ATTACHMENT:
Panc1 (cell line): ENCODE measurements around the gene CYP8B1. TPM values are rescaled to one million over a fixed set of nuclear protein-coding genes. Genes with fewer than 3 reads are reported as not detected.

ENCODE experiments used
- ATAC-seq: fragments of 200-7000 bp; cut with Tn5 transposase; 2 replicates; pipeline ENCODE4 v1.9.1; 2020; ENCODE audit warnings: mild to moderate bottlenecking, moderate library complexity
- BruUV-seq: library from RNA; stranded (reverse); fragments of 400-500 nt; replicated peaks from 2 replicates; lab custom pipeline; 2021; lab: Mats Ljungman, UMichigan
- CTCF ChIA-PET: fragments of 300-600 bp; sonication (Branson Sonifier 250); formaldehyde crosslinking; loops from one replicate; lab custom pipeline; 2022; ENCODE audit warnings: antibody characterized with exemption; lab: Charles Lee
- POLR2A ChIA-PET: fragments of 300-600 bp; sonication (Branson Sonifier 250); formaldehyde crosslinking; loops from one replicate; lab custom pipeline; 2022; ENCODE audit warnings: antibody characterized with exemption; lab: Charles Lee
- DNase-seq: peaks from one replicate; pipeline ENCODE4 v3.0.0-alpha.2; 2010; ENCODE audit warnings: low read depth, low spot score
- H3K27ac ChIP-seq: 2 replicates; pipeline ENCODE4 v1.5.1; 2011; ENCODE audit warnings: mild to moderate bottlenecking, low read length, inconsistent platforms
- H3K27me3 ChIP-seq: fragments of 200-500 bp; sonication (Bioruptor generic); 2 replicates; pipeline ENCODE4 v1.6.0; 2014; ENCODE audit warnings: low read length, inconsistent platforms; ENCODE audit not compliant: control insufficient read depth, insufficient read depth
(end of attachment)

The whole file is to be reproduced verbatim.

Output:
Panc1 (cell line): ENCODE measurements around the gene CYP8B1. TPM values are rescaled to one million over a fixed set of nuclear protein-coding genes. Genes with fewer than 3 reads are reported as not detected.

ENCODE experiments used
- ATAC-seq: fragments of 200-7000 bp; cut with Tn5 transposase; 2 replicates; pipeline ENCODE4 v1.9.1; 2020; ENCODE audit warnings: mild to moderate bottlenecking, moderate library complexity
- BruUV-seq: library from RNA; stranded (reverse); fragments of 400-500 nt; replicated peaks from 2 replicates; lab custom pipeline; 2021; lab: Mats Ljungman, UMichigan
- CTCF ChIA-PET: fragments of 300-600 bp; sonication (Branson Sonifier 250); formaldehyde crosslinking; loops from one replicate; lab custom pipeline; 2022; ENCODE audit warnings: antibody characterized with exemption; lab: Charles Lee
- POLR2A ChIA-PET: fragments of 300-600 bp; sonication (Branson Sonifier 250); formaldehyde crosslinking; loops from one replicate; lab custom pipeline; 2022; ENCODE audit warnings: antibody characterized with exemption; lab: Charles Lee
- DNase-seq: peaks from one replicate; pipeline ENCODE4 v3.0.0-alpha.2; 2010; ENCODE audit warnings: low read depth, low spot score
- H3K27ac ChIP-seq: 2 replicates; pipeline ENCODE4 v1.5.1; 2011; ENCODE audit warnings: mild to moderate bottlenecking, low read length, inconsistent platforms
- H3K27me3 ChIP-seq: fragments of 200-500 bp; sonication (Bioruptor generic); 2 replicates; pipeline ENCODE4 v1.6.0; 2014; ENCODE audit warnings: low read length, inconsistent platforms; ENCODE audit not compliant: control insufficient read depth, insufficient read depth